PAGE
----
Tonight is one of the nights I see clients. Usually how that goes is I make dinner, my husband comes home, we quickly eat as a family and then I head to my office. That was pretty much the same tonight except I happen to have a pretty impactful networking meeting with a local leader of our church before I met with clients.
Before my big meeting, I decided to help my husband out by bathing our toddler. I sat by the tub and hung out while she happily splashed and poured water all over the floor. Then all of the sudden she squatted and absent mindedly I heard her saying something over and over until finally my brain realized what was happening, "Poops!" I pulled her out of the tub and was lucky to mostly contain the poopaster. After draining and sanitizing the tub and rebathing my toddler, she was clean and ready for bed.
I went to freshen up for my meeting and changed out of my sticky, gooped, wet jeans and t-shirt into some more professional attire. As soon as I put my mom jeans black pants on, I realized that they too had sticky goop on them and I must've missed it before I took them off last time. No worries, I quickly wiped all of the goop away with a baby wipe and continued getting ready. I couldn't find that necklace I really like and my shirt was missing a small button, but oh well, I'd roll with it.
As I said goodbye to my family and headed to do my job, it struck me how much of my life isn't perfect. In fact, none of it is. For a long time, I have made the mistake I think a lot of us make in thinking that I have to wait until everything is in place before I make the next big step in my goals. I have to wait until I've lost that extra 10 pounds before I train for a race, or I have to make sure I have that degree before I start networking or planning out my business.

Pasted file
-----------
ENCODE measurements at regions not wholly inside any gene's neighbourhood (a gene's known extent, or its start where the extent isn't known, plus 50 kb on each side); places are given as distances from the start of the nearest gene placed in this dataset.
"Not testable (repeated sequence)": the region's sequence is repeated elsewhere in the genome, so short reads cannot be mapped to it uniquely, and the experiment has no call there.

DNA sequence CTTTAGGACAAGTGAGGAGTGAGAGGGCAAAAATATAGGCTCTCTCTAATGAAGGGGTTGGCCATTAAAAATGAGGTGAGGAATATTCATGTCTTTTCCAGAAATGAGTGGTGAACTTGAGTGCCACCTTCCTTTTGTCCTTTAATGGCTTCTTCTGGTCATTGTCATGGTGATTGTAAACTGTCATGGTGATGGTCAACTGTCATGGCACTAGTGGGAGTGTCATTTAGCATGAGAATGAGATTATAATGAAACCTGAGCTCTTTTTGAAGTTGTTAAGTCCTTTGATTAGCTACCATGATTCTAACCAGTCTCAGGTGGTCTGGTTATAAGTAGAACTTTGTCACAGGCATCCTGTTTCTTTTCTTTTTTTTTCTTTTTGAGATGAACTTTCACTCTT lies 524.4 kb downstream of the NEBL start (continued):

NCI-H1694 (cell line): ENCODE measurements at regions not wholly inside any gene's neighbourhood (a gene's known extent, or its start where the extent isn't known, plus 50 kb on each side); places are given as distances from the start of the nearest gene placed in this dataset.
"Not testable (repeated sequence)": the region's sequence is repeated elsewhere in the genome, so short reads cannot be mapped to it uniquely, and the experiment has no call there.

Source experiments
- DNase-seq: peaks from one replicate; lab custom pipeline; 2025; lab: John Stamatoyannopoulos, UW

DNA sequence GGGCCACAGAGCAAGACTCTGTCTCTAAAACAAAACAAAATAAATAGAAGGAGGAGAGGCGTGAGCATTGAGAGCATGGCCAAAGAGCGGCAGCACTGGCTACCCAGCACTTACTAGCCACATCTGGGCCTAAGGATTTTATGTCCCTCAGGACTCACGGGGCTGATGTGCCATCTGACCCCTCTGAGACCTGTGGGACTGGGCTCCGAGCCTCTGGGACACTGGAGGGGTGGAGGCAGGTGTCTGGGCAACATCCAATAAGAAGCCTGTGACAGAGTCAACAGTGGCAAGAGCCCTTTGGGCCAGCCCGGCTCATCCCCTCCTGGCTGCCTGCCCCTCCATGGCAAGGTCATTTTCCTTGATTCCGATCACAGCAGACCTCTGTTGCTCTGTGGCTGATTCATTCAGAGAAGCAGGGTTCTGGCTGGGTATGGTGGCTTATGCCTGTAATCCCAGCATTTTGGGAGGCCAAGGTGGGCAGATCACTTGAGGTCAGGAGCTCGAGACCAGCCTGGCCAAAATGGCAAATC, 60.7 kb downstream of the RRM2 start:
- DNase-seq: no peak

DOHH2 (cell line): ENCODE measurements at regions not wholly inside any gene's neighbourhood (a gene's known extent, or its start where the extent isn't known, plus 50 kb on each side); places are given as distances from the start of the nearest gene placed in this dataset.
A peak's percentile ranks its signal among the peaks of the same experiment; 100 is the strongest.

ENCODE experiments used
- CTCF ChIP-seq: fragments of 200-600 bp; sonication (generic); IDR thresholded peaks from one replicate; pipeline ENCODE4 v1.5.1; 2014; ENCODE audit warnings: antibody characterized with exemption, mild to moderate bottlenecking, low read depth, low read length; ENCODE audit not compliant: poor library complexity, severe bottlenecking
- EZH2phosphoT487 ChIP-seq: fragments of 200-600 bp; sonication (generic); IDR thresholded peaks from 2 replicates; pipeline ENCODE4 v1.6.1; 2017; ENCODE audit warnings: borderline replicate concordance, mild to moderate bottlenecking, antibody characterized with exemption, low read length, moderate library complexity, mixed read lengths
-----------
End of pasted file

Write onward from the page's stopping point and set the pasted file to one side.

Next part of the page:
Lately, though, I've been making a huge push in my life to ask "What would I do if I wasn't trying to be perfect?" What would I try? What could I accomplish if the fear of imperfection didn't prevent me from taking that next step. This pattern of thinking has opened my life up to a whole new range of experiences. I've taken up cross stitching which is part of the crafting world I never thought I'd touch. I'm training for my first marathon even though I definitely don't sport a perfect running body. I'm also building my practice even though it's terrifying and vulnerable and difficult to do.
When I give myself permission to take a chance even when the outcome is scary or uncertain, I grow. Regardless of the outcome, I learn and I grow and the next time I need to take that step, it's easier. That's what's been awesome about my little journey so far. Each imperfect step has become easier to take than the one before because I have learned through experience that I am still here. I will still be the same "me" even if the person on the other end of the phone thinks counseling is dumb. I'll still be Callan even if I don't run nearly as fast as the runners I follow on Instagram. Because Callan, the real Callan, is beautifully imperfect and the sooner I can accept and treasure that about myself the sooner I can use that to help me become an even better me.
And just so I don't leave you hanging, I'll tell you the meeting went well tonight, probably really well (it's always hard to know for sure).As I was sitting in the office talking about my career and my professional aspirations I thought, "I bet they have no idea that less than 2 hours ago I cleaned out a bathtub full of poop and wiped kid-goop off of the pants I'm wearing." They didn't know and they didn't care because I showed up. The real, imperfect "me" showed up and at the end of the day, that's what actually mattered.